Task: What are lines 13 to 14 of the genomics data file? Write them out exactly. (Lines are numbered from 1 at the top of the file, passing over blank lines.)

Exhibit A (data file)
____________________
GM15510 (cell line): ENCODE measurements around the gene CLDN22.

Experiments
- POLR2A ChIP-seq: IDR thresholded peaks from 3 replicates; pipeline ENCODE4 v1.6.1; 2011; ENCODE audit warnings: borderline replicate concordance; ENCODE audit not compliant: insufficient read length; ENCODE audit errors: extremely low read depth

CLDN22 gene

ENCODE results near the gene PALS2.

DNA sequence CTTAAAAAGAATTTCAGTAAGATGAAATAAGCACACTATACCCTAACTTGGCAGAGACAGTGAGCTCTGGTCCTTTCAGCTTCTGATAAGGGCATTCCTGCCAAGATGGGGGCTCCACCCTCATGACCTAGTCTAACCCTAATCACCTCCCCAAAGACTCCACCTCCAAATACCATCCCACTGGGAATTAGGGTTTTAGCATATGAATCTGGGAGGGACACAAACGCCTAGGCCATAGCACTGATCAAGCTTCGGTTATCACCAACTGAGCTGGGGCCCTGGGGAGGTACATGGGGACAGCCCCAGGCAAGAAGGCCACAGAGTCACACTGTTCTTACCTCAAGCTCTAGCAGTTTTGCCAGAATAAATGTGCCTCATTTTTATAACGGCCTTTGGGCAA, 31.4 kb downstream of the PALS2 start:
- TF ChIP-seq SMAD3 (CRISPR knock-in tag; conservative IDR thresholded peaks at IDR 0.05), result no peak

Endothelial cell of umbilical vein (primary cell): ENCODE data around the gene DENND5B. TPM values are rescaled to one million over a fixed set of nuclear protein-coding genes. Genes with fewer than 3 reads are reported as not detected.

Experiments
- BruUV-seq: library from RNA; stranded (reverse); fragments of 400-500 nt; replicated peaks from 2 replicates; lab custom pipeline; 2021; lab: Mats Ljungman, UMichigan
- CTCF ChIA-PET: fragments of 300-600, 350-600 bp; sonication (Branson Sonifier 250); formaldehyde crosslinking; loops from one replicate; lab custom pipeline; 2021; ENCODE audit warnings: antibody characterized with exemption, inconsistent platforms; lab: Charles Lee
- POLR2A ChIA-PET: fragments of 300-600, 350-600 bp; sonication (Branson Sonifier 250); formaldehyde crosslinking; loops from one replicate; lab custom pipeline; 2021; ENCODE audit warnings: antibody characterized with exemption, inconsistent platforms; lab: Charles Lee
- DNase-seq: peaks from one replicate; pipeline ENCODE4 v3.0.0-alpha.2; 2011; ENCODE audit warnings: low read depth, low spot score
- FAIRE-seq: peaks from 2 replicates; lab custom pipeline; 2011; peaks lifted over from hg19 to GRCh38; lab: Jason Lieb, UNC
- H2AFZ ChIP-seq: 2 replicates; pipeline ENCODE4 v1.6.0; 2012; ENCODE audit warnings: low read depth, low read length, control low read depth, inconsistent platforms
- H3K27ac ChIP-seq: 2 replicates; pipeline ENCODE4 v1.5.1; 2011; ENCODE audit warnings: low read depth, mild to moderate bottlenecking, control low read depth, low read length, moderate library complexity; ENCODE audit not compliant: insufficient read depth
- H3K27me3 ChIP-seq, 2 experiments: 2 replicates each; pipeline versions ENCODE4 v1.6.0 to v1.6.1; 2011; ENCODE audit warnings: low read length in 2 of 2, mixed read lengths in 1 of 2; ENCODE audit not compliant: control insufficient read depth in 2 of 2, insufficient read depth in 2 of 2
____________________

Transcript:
- DNase-seq: peaks from one replicate; pipeline ENCODE4 v3.0.0-alpha.2; 2011; ENCODE audit warnings: low read depth, low spot score
- FAIRE-seq: peaks from 2 replicates; lab custom pipeline; 2011; peaks lifted over from hg19 to GRCh38; lab: Jason Lieb, UNC